Many people would call Emma Rodgers a living legend in and around the Dallas community.
She was the co-owner of Dallas’ Black Images Book Bazaar for 29 years. It was a place where the community could go to learn about Black literature and hear authors speak. The store opened in 1977 and closed in 2007, but Rodgers’ love of books and childhood literacy has not stopped.
“Let me tell you how I got into books,” Rodgers said. “I had an aunt who would buy me books for Christmas every year, and it was a sniff and lift the page activities. It was just so cool. I have just always loved books.”
Her love of books carried into the rest of her life. She estimates she has about 10,000 books in her Dallas home right now.
“Ask me if I have read all of them, I will tell you I have read all of them twice,” she laughed.
It’s also about showing kids diversity in books.
“I grew up at a time when there weren’t many books depicting African American and Black life. We decided that’s what we needed was positive images and that’s why we opened the store. That is important now, too. Kids need to see diversity in the books they read,” Rodgers said.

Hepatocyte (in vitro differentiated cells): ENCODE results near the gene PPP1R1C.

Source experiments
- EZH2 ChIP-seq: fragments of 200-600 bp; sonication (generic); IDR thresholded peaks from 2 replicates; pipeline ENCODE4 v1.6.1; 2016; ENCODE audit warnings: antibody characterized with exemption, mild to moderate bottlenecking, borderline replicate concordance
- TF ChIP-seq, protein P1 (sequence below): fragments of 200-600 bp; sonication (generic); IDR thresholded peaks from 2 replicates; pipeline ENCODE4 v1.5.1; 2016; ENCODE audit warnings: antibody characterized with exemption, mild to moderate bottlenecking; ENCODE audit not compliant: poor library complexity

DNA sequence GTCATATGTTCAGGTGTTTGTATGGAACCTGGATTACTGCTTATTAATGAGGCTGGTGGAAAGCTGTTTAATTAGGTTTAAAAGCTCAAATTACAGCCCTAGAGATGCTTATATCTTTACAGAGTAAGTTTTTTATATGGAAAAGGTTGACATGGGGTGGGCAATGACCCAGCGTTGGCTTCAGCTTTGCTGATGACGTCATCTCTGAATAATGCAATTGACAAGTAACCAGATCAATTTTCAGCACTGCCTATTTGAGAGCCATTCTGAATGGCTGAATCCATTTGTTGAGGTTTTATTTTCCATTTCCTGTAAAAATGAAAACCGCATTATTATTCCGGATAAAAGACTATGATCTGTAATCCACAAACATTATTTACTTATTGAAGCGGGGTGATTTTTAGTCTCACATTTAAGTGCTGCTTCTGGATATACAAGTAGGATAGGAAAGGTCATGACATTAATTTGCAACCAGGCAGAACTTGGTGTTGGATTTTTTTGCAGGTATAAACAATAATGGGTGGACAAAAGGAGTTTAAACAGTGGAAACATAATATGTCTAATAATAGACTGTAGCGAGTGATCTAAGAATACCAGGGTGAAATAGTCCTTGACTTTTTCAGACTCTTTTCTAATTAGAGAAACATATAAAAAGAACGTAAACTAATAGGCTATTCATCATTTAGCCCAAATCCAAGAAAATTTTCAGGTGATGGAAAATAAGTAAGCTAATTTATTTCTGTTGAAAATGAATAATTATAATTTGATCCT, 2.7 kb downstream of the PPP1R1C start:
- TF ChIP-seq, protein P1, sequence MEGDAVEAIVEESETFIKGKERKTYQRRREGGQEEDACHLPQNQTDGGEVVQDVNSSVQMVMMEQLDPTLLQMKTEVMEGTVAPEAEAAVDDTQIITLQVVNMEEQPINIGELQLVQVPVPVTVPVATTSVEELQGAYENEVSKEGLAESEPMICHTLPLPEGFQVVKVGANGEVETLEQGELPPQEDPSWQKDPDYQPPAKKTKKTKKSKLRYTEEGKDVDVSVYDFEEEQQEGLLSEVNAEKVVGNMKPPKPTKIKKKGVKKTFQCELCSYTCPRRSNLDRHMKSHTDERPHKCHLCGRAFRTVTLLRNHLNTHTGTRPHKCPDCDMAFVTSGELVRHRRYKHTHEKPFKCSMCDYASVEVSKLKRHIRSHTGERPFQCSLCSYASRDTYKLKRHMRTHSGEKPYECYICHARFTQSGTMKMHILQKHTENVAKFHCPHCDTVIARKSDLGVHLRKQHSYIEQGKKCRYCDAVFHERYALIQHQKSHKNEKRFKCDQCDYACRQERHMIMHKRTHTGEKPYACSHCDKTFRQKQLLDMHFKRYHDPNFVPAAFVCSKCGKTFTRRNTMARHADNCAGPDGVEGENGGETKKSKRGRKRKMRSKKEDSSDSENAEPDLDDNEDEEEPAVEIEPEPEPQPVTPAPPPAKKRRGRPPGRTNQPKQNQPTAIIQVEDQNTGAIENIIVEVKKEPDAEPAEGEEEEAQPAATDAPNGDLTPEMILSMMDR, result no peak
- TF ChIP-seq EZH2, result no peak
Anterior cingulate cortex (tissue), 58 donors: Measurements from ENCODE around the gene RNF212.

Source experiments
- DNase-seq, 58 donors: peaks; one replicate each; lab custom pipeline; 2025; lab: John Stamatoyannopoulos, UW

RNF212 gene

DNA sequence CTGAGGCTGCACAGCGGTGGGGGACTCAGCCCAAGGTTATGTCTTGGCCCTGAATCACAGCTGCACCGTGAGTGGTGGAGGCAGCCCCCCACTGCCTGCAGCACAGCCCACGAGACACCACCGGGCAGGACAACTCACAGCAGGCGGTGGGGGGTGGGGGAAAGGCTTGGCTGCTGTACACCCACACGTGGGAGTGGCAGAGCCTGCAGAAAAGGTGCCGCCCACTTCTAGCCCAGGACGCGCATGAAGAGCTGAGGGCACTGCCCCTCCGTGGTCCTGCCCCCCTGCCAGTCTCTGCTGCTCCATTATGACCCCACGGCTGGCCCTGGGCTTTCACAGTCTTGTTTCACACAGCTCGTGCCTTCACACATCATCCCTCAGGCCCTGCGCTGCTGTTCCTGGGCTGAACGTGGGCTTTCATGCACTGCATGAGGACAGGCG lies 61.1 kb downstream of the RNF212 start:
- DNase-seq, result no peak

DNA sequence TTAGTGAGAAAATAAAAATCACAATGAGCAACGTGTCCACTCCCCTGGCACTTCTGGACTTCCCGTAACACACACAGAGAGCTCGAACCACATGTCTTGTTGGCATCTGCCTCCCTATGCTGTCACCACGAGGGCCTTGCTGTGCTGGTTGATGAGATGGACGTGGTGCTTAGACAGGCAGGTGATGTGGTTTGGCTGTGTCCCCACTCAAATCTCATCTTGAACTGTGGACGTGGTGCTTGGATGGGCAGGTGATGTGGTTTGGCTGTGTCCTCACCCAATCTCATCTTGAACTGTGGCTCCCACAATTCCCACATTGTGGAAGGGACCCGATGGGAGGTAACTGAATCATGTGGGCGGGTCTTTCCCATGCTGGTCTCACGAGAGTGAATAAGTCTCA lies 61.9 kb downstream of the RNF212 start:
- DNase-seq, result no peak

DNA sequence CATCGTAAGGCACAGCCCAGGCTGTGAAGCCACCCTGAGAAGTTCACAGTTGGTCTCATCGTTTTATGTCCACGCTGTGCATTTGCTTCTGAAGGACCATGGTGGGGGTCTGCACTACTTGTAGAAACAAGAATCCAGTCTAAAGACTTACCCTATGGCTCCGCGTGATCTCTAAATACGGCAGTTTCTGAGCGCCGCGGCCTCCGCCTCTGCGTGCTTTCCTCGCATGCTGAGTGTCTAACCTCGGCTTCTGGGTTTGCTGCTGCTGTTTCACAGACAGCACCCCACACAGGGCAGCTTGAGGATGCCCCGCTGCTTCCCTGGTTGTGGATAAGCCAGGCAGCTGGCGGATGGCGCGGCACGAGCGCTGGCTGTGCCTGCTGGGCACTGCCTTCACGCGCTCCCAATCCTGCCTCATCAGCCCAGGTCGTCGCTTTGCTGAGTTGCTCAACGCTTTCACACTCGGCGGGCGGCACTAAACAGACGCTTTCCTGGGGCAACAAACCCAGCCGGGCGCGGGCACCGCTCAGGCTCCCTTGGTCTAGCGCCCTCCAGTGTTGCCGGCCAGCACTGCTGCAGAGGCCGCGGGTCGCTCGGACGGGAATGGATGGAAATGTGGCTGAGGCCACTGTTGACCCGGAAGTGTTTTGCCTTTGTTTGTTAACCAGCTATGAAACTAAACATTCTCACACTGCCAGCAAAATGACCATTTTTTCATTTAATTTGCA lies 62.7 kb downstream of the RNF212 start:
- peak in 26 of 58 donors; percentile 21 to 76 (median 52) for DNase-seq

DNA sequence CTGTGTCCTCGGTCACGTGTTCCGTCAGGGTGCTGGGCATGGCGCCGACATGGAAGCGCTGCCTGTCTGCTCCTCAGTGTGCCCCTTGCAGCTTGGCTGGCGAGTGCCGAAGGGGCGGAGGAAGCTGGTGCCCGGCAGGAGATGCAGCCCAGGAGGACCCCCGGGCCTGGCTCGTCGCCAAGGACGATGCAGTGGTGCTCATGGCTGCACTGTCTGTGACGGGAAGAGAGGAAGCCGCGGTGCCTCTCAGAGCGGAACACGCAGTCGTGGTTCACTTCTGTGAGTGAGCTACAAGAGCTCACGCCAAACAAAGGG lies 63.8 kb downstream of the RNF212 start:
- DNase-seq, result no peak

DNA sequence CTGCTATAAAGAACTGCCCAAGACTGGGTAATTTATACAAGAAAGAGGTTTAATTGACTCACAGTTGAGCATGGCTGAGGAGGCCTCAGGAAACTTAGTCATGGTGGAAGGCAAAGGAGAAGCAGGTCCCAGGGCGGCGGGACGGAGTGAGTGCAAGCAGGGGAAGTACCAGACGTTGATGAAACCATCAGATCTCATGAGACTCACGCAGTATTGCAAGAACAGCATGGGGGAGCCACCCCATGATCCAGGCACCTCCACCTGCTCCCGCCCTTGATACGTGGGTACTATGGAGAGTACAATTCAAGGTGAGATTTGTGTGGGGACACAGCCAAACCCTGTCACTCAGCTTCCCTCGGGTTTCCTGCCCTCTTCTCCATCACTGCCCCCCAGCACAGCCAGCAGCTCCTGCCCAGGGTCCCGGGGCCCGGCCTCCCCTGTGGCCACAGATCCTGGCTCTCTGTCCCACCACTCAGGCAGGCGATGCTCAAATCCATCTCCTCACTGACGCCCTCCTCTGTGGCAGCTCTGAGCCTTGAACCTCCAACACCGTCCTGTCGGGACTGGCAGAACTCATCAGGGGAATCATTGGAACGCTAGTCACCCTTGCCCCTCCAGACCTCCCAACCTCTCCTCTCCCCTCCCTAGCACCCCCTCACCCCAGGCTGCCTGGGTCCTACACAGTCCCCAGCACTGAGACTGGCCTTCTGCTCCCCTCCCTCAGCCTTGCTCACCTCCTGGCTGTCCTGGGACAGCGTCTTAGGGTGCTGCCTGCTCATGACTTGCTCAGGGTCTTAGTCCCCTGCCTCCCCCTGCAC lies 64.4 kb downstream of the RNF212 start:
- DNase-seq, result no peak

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Rodgers understands every child hasn’t had the same background when it comes to reading as she did. That is why she continues to explain to parents and guardians the importance of helping kids along with their reading skills.
“I ask parents, do they read? Do your kids see you reading? Children model parents’ behavior. You should always read to your child,” Rodgers said.
During the height of the pandemic, she volunteered with the Bishop Arts Theater Center and continuing to do so this summer with her virtual reading series: Story Time at Bedtime.
Rodgers said it's all about sharing stories, as many as you can, so that the next generation can have some good ones of their own.
“It opens up their horizons. They can travel the world without leaving their room. They can see other people doing things and they can be inspired,” Rodgers said.